17 Most Alarming And Horrifying Underwater Sea Facts

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The beauty of the sea is undeniable, but that open water is one of the scariest places on earth. It’s freezing cold, dark, and filled with potential predators lurking around every corner. The concept of the unknown is also what makes it so terrifying — beneath the surface of the water are countless mysteries, many of which haven’t even been discovered by our species yet. Although images of the deep sea have been released, there’s nothing like being in the presence of it — standing over it and looking into inky depths, it can feel like the darkness is going to eat you up at any moment. Or one of the sharks that live inside of it. Here are the scariest and most shocking deep sea and ocean facts that will send chills down your spine.

1. The majority of the ocean’s plastic pollution isn’t because of consumer items like shopping bags, straws and other consumer products as we’ve been taught. Instead, the majority of it comes from fishing nets and fishing gear.

2. Only 5% of the entire ocean on our earth has been discovered. That’s 95% of the deep, inky sea that’s completely unaccounted for. We wonder what else is going bump in the night…

3. When a whale dies, it creates an entirely new ecosystem. In a way, a whale becomes its own world when it passes on.

4. The Mauna Kea Volcano in Hawaii is the tallest mountain underwater. It’s also the highest volcano in Hawaii, sitting 6000 meters beneath the ocean’s surface and standing a whopping 4000 meters above. Starting from the ocean floor, its overall height is 10,000 meters.

5. There’s a lake underneath the ocean called the “hot tub of despair.” It’s very highly concentrated with salt and has dissolved methane — if any creature enters it, they die.

6. At a certain depth underwater, buoyancy shifts. This means that you start getting pulled down rather than floating up towards the surface. Yikes!

 

7. In a Youtube interview with a military diver, he revealed that during covert ops, a lot of time is spent just hanging out underwater in the dark until it’s time to make a move. He mentioned that the job required him needing to get used to large creatures bumping into him while in pitch-black surroundings. Yup, that’s a nope from us.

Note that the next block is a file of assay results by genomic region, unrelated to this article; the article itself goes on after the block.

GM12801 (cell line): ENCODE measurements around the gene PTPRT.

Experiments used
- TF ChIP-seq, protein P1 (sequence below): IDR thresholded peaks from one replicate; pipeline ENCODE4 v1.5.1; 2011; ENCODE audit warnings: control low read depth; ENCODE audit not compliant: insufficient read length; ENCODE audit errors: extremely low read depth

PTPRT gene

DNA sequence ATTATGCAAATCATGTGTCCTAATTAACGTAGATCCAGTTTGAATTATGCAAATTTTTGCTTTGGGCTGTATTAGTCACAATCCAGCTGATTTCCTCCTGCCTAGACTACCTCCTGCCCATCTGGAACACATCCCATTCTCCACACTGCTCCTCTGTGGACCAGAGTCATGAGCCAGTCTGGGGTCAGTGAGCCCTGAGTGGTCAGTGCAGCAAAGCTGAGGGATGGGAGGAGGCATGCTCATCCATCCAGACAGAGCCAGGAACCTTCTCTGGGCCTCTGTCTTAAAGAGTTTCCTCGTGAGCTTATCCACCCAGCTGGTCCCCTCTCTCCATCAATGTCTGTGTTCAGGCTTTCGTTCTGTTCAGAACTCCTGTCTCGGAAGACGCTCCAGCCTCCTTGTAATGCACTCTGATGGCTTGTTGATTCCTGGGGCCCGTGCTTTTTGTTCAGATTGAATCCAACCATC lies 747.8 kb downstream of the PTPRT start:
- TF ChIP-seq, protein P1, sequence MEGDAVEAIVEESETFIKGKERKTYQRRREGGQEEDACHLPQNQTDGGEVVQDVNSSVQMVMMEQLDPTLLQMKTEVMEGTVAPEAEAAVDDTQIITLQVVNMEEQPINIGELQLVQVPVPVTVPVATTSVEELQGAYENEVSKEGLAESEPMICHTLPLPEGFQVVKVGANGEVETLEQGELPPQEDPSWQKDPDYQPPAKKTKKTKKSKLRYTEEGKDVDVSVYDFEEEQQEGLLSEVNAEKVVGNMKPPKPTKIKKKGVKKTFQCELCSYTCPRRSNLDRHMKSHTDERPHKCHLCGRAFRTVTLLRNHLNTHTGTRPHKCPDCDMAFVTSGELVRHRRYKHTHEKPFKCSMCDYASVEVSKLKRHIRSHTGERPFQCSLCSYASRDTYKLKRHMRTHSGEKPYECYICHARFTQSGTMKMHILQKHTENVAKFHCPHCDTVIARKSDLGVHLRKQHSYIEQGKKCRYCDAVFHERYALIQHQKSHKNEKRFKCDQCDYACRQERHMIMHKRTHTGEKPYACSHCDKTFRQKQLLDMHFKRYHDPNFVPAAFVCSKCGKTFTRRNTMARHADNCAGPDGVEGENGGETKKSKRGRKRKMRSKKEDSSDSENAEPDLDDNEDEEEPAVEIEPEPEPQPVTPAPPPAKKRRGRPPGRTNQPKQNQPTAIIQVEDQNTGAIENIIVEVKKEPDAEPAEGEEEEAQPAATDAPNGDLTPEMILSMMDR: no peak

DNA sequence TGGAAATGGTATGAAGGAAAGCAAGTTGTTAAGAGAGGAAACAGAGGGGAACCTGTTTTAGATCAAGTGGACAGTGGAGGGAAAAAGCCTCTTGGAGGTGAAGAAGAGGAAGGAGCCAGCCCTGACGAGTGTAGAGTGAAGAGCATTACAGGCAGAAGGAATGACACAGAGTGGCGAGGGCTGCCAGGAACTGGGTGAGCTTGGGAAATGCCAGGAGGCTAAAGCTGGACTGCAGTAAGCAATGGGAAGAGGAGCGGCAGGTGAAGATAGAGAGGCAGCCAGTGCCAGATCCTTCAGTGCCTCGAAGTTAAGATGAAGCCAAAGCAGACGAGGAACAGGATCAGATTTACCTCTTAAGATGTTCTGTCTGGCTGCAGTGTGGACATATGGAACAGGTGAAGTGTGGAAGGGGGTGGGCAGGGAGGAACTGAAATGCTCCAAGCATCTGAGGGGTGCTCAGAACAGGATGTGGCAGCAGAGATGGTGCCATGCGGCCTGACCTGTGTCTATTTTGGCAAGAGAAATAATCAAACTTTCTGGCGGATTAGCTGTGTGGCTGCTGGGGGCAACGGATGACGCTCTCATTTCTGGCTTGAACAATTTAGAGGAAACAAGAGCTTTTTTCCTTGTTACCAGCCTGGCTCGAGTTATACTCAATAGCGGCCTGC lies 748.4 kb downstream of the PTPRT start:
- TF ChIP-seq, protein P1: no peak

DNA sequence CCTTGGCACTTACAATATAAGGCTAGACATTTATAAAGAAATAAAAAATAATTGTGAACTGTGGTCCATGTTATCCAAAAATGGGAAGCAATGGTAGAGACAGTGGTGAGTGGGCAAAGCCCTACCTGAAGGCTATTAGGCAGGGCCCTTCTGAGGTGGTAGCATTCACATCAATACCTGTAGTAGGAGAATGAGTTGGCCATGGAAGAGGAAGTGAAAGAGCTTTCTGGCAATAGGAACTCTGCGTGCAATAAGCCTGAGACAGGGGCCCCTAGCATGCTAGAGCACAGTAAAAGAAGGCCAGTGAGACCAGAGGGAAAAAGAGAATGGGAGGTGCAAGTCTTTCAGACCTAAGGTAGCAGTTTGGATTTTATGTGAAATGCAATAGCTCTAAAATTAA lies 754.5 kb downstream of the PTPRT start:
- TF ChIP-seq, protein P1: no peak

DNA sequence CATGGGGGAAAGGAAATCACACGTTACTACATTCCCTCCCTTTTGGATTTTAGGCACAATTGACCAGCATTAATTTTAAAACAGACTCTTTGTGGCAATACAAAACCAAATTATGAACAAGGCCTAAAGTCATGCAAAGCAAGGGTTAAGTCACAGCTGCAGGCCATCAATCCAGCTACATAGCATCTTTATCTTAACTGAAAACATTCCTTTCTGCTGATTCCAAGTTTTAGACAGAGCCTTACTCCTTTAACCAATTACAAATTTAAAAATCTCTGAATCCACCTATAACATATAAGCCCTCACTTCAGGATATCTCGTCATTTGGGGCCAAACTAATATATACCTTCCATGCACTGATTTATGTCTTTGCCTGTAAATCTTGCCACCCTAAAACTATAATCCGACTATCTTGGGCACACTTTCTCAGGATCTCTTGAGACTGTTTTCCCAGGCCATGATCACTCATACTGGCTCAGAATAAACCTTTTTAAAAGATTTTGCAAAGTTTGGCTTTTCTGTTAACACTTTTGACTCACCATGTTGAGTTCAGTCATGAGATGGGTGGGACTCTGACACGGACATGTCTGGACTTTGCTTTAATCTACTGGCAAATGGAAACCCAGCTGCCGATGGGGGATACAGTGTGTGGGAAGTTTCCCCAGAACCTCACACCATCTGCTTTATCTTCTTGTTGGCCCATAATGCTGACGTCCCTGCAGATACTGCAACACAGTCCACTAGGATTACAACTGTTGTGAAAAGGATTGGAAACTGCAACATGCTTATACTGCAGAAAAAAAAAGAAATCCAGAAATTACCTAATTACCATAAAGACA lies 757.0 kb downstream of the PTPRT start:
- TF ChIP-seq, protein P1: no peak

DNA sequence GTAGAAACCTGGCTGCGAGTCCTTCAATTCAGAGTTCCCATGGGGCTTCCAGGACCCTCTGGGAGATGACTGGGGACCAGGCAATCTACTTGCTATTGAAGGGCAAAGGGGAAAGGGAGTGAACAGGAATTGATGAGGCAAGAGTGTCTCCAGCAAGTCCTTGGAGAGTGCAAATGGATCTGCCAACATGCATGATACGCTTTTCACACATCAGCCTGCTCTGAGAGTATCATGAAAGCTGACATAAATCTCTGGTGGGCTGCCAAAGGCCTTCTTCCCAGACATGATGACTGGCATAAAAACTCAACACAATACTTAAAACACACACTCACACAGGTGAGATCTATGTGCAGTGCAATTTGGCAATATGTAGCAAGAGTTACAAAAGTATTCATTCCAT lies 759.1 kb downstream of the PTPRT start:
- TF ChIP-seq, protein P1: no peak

8. Here’s a gross, little-known fact: lost sailors or anyone clinging to ship wreckage in the sea will have their skin dissolved by salt water if soaking for over three days. That’s something you don’t see in the movies!

9. The largest biomass migration happens every night when creatures of the deep sea come up to feed.

 

 

10. The Gulf Stream is created by ice melting from the north polar ice cap. With global warming, that ice cap is quickly disintegrating. Once it disappears, so does the Gulf Stream, and the weather for the entire northern hemisphere changes completely.

11. The sonar that humans use for deep sea mapping is terrible for underwater species, specifically whales, porpoises and dolphins. It ruins their own sonar abilities, interfering with their ability to navigate and communicate.

12. A scuba diver wrote that the scariest thing about diving at first is that you hear way more underwater than you do above the surface. Besides the shifting of water, the sounds of fish clicking and other sounds of creatures underwater are magnified. Underwater sounds move and travel much more, so you hear more and “much quicker” according to the diver.

 

13. There are tons of impeccably preserved shipwrecks from ancient Greece at the bottom of the Black Sea. The depth of the water makes it anoxic, or oxygen-free and hence preserves organic materials such as wood.

14. The harsh reality of the ocean is that when you dip your toe in the water, you immediately lose your place at the top of the food chain.

15. The ocean is one of the most violent forces out there. While it’s not actively trying to kill people, it’s a strong force that can sweep you under forever if you’re not paying attention — one wave can mean the end of a life, but it’s just business as usual for the vast sea.

16. The loudest unidentified underwater sound was recorded in Point Nemo, which is the most isolated place in the world. It’s located in the middle of the South Pacific gyre, a huge rotating current that keeps out nutrient-rich water, so no life can be found there.

17. There are more viruses in the ocean than stars in the Milky Way.

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